MEMPHIS, Tenn.--(BUSINESS WIRE)--GTx, Inc. (Nasdaq: GTXI) today announced that the ASTRID Trial, a Phase 2 double-blind, placebo-controlled clinical trial of orally-administered enobosarm (3 mg or 1 mg) in post-menopausal women with stress urinary incontinence (SUI), did not achieve statistical significance on the primary endpoint of the proportion of patients with a greater than 50% reduction in incontinence episodes per day compared to placebo. The percentage of patients with a greater than 50% reduction after 12 weeks of enobosarm treatment was 58.9% for 3mg, 57.7% for 1mg and 52.7% for placebo. Enobosarm was generally safe and well tolerated. Reported adverse events were minimal and similar across all treatment groups.
“We are very disappointed that the ASTRID Trial did not achieve its primary endpoint,” said Robert J. Wills, Ph.D., Executive Chairman of GTx. “We plan to conduct a full review of all the data. We want to thank the patients, physicians, study coordinators and the entire GTx team for their support of this novel study. We have an ongoing preclinical program assessing the potential of SARDs, our novel selective androgen receptor degrader technology, to treat castration-resistant prostate cancer. We are currently on target to have development candidates by year end, which we potentially plan to take into IND-enabling studies.”
About the ASTRID Trial
The ASTRID (Assessing Enobosarm for Stress Urinary Incontinence Disorder) Trial is a double-blind, placebo-controlled, parallel design, Phase 2 study to assess clinical activity and safety of enobosarm (GTx-024) in postmenopausal women with Stress Urinary Incontinence (SUI). The trial enrolled 493 women and was conducted at over 60 clinical trial centers across the United States. To learn more about the ASTRID clinical trial, click here.
About Stress Urinary Incontinence
Stress urinary incontinence (SUI) refers to the unintentional leakage of urine during activities that increase abdominal pressure such as coughing, sneezing or physical exercise. SUI, the most common type of incontinence suffered by women, affects up to 35 percent of adult women. There are a variety of treatments that are used to treat SUI in women, such as behavioral modification and pelvic floor physical therapy, especially as initial treatment options. As the condition worsens however, bulking agents and surgical procedures are often the most widely used treatments.
About Enobosarm and SUI
Enobosarm (GTx-024), a selective androgen receptor modulator (SARM), has been evaluated in 27 completed or ongoing clinical trials enrolling over 2,200 subjects, in which approximately 1,500 subjects were treated with enobosarm at doses ranging from 0.1 mg to 100 mg. At all evaluated dose levels, enobosarm was observed to be generally safe and well tolerated. The rationale for evaluating enobosarm as a treatment for SUI is supported by preclinical in vivo data demonstrating increases in pelvic floor muscle mass following treatment with GTx’s SARM compounds, including enobosarm, and the proof-of-concept Phase 2 clinical trial of enobosarm 3 mg for the treatment of postmenopausal women with SUI.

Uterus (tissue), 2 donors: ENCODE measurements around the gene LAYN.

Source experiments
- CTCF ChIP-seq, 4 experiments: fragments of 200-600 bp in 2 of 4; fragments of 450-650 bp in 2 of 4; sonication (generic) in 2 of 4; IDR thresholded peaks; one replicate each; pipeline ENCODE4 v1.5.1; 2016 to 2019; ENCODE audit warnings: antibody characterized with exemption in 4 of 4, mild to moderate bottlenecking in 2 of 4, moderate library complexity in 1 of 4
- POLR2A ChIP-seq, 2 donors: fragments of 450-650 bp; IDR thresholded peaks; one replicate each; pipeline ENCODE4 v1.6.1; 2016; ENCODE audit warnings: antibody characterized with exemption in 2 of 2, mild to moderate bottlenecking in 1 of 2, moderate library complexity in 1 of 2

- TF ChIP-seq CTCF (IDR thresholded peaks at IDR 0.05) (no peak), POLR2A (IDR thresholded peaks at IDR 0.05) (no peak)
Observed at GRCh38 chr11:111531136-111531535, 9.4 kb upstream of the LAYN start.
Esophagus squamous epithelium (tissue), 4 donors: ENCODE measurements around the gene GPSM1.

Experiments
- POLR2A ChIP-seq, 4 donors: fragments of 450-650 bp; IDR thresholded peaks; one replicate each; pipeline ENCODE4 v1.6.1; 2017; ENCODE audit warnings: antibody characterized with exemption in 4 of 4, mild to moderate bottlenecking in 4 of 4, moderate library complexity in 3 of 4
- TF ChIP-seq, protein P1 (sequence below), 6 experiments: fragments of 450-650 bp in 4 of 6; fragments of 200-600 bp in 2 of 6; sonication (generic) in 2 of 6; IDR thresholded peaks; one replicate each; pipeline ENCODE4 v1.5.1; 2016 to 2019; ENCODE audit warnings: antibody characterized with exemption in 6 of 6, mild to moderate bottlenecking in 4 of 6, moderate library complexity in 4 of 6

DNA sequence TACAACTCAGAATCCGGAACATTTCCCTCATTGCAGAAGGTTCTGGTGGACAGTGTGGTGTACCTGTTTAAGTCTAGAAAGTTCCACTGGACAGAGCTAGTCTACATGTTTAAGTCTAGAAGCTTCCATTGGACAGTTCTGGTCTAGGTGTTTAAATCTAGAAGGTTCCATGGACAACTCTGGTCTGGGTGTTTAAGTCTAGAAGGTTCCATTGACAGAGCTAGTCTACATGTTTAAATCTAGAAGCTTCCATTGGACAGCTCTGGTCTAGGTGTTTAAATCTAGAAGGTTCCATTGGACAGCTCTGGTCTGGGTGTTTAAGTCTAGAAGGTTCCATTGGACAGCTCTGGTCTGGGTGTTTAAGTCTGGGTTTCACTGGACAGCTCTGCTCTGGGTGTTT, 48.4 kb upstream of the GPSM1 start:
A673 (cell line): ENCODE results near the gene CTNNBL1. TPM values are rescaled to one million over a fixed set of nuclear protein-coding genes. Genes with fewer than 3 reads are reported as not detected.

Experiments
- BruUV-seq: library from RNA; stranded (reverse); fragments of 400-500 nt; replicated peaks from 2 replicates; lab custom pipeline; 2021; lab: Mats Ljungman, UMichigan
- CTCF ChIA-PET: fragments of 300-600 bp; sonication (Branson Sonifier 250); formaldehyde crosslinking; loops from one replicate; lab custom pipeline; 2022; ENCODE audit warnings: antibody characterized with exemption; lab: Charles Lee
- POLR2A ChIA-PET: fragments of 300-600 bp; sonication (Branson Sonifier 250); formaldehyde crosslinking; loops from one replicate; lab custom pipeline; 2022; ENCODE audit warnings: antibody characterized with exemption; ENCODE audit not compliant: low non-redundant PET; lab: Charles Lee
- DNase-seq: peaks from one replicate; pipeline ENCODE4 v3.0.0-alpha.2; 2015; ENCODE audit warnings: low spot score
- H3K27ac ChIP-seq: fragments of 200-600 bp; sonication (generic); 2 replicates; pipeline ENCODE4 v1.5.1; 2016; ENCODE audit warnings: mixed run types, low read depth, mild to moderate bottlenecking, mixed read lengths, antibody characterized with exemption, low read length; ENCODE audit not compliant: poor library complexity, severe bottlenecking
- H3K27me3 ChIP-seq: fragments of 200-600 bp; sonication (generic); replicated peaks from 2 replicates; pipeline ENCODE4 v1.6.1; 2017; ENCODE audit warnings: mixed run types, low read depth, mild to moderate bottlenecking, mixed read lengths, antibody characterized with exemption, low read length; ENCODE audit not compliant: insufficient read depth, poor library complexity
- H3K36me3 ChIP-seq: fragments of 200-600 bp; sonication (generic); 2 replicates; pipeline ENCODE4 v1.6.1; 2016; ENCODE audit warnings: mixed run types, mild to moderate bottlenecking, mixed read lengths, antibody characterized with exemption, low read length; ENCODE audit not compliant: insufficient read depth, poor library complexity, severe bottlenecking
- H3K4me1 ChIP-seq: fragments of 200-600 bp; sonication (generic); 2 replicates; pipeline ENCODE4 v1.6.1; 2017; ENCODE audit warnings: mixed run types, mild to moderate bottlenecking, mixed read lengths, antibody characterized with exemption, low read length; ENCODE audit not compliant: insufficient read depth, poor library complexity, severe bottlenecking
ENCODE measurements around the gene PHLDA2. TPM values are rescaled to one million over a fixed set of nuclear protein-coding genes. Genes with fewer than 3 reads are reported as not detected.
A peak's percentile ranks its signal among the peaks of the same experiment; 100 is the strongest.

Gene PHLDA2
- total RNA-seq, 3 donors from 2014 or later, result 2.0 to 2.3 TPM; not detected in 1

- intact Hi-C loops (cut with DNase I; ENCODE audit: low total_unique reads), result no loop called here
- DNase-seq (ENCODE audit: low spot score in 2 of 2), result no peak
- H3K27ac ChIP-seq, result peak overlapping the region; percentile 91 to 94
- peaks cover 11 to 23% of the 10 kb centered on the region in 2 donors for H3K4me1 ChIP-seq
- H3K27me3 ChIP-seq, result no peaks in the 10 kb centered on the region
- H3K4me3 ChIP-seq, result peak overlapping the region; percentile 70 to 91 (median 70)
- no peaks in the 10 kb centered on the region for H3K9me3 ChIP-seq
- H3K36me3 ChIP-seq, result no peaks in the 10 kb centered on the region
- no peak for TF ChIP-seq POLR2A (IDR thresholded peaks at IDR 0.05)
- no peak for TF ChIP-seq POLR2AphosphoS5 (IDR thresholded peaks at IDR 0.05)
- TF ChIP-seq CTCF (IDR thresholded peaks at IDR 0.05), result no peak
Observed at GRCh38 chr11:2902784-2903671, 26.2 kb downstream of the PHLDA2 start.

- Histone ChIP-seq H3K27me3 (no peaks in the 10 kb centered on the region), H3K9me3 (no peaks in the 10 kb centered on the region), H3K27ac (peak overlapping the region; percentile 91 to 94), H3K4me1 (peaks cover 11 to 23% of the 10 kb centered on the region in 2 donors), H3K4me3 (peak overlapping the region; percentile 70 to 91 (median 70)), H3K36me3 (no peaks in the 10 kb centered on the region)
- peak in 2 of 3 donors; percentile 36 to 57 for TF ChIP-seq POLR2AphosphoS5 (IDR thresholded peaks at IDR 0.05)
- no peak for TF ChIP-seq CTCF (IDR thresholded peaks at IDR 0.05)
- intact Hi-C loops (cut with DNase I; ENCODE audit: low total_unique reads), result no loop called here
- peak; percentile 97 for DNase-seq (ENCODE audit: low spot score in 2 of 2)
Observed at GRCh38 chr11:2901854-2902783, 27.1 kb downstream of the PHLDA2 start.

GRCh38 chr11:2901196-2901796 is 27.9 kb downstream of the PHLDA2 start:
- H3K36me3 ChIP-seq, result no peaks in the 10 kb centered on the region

GTx, Inc., headquartered in Memphis, Tenn., is a biopharmaceutical company dedicated to the discovery, development and commercialization of small molecules for the treatment of muscle-related diseases and other serious medical conditions.
Forward-Looking Information is Subject to Risk and Uncertainty
This press release contains forward-looking statements based upon GTx’s current expectations. Forward-looking statements involve risks and uncertainties, and include, but are not limited to, statements relating to GTx’s ongoing clinical development of its selective androgen receptor degrader (SARD) compounds. GTx’s actual results and the timing of events could differ materially from those anticipated in such forward-looking statements as a result of these risks and uncertainties, which include, without limitation, the risks (i) that additional clinical development of GTx’s SARD compounds for the treatment of castration-resistant prostate cancer (CRPC) will be required beyond the ongoing study; and (ii) any future development of SARDs in CRPC is contingent on obtaining sufficient additional capital to permit such development, which it may be unable to do. GTx will continue to need additional funding and may be unable to raise capital when needed, which would force GTx to delay, reduce or eliminate its product candidate development programs and potentially cease operations. GTx’s actual results and the timing of events could differ materially from those anticipated in such forward-looking statements as a result of these risks and uncertainties. You should not place undue reliance on these forward-looking statements, which apply only as of the date of this press release. GTx’s quarterly report on Form 10-Q for the period ended June 30, 2018, contains under the heading, “Risk Factors,” a more comprehensive description of these and other risks to which GTx is subject. GTx expressly disclaims any obligation or undertaking to release publicly any updates or revisions to any forward-looking statements contained herein to reflect any change in its expectations with regard thereto or any change in events, conditions or circumstances on which any such statements are based.